Myths, urban legends, mis-perceptions and sometimes outright lies. We know there are some crazy things that people have been told about Real Christmas Trees over the years. And this has led to a large number of confused consumers. While many of these myths can be traced back to the fake tree industry, many are like urban legends … they just sort of exist and nobody really knows how they started.
Now, NCTA is launching the b Great De-Myth-ification Campaignb with its 10 Biggest Myths About Christmas Trees, designed to provide straight-forward answers and facts in a simple, compiled list. The top 10 list is culled from emails received by consumers, plus questions by news media and messages on blogs and such. Each year, NCTA receives more than 2,000 inquiries from the public, so we have a pretty good feel for what people think about Christmas Trees. Here are the 10 biggest myths, in no specific order:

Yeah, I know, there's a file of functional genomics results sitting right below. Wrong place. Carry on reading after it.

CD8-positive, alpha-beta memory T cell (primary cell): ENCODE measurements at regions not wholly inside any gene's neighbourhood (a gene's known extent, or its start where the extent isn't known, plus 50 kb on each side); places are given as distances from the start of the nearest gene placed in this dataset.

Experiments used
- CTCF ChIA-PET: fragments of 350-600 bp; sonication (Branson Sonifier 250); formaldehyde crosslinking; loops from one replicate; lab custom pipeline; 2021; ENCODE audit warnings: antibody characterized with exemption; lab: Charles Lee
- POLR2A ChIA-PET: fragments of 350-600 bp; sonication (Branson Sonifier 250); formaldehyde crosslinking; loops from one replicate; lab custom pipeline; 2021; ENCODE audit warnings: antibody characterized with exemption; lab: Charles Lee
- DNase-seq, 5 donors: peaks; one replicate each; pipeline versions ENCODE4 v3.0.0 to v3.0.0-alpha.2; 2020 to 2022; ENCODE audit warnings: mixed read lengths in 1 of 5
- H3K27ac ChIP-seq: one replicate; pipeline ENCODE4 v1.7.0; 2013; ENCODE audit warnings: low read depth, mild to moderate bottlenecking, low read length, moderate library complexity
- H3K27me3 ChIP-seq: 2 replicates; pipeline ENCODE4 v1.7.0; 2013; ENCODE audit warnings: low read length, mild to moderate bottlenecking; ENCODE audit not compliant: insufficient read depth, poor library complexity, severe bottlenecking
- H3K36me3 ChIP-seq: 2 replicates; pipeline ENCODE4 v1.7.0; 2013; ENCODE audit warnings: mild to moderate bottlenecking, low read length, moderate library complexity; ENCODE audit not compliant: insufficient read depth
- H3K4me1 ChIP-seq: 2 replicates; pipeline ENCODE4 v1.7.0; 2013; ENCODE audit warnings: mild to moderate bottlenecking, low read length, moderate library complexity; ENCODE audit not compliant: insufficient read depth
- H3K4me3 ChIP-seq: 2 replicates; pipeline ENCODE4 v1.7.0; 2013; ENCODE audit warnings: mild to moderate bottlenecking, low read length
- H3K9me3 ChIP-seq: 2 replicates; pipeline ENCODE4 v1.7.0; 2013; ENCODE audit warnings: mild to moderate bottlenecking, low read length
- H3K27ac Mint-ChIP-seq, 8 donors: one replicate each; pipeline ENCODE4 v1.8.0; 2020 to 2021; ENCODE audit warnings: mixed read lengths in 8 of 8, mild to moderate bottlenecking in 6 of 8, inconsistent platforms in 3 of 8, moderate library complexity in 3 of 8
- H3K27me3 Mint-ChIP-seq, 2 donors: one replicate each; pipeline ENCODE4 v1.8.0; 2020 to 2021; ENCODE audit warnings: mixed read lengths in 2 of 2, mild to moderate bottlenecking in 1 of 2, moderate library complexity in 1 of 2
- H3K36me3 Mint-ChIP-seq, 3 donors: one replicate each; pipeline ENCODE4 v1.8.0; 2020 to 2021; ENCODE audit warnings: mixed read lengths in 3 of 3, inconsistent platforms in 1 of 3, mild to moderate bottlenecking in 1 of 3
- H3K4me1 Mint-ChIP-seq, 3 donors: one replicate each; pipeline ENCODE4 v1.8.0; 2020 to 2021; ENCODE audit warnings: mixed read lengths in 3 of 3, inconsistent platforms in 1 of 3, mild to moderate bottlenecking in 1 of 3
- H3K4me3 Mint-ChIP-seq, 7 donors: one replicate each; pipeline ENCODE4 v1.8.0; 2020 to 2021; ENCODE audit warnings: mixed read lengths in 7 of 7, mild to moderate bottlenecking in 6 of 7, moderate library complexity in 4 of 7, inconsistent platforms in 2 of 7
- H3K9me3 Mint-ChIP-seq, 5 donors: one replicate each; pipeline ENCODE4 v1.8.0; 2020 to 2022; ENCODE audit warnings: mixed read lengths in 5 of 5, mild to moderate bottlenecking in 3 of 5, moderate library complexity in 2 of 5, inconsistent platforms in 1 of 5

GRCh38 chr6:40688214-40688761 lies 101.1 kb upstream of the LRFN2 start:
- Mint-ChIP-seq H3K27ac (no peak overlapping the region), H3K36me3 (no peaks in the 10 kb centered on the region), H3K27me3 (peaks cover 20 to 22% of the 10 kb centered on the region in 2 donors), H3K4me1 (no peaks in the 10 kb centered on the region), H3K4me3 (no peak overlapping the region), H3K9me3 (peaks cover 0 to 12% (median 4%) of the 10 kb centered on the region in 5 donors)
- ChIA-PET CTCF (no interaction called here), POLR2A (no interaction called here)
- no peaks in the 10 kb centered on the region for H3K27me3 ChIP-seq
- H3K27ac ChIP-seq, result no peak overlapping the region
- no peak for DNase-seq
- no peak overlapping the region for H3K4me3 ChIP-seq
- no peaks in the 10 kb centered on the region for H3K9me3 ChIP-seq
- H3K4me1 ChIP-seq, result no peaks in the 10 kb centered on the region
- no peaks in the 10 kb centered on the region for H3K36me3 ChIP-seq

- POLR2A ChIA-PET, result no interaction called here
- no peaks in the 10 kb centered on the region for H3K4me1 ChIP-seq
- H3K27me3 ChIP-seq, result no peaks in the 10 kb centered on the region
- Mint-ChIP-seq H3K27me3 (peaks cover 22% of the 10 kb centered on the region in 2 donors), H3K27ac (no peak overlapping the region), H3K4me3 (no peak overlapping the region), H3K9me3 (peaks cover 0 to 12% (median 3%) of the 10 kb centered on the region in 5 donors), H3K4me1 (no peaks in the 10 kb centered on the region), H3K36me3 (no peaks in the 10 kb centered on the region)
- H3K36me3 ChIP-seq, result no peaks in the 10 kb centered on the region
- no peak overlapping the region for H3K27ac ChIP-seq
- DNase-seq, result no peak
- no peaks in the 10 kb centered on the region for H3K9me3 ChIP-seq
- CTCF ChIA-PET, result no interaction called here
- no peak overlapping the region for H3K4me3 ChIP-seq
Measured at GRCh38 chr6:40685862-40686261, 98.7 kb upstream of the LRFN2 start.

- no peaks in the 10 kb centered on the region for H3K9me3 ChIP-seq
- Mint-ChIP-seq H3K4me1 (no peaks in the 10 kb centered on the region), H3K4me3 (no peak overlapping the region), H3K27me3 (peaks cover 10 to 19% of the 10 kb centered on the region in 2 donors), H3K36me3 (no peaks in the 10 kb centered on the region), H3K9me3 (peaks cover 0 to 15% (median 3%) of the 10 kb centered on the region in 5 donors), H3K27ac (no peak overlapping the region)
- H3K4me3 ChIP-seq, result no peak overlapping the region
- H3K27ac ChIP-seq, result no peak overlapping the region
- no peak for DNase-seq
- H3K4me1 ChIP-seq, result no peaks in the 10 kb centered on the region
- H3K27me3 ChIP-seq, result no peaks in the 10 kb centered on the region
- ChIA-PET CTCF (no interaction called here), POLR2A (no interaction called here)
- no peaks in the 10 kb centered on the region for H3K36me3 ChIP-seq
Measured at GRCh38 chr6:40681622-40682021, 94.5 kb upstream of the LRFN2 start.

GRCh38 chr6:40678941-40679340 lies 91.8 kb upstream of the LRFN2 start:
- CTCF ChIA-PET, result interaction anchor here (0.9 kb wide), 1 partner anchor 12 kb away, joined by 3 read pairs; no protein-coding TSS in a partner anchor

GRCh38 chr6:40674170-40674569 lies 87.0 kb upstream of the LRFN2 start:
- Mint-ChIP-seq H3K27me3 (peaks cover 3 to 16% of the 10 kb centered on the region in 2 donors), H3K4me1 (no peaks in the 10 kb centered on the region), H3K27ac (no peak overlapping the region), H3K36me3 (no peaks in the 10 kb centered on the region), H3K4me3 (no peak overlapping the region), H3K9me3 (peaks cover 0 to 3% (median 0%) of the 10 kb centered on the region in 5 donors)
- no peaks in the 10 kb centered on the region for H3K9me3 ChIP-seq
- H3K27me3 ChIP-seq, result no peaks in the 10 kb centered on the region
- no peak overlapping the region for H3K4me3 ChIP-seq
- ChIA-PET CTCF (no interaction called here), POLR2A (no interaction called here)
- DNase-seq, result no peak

MYTH #1: Real Christmas Trees are cut down from forests.
BUSTED:B Seriously, do people still believe this? To be completely accurate, in a few locations around North America, the Forest Service sells permits for people to harvest wild trees. They do this in places to create fire breaks. But itb s a very tiny percentage of all trees used. Most trees come from a farm where someone plants them. And each year, growers plant one to three seedlings for each tree harvested.
MYTH #2: You save a tree by using a fake tree.
BUSTED:B This is obviously tied to Myth #1, and also directly attributable to the fake tree industry. Web ve got copies of ads for fake trees that say exactly that: b Save a tree.” Of course, this is false, because trees are a crop. They are planted by farmers to be used specifically as Christmas Trees. Close to half a billion trees are currently growing on tree farms in the U.S. alone. The really ironic part of the ad for the fake tree is one of the selling points is that it comes in a sturdy cardboard box. Ummm, how exactly is that saving a tree?
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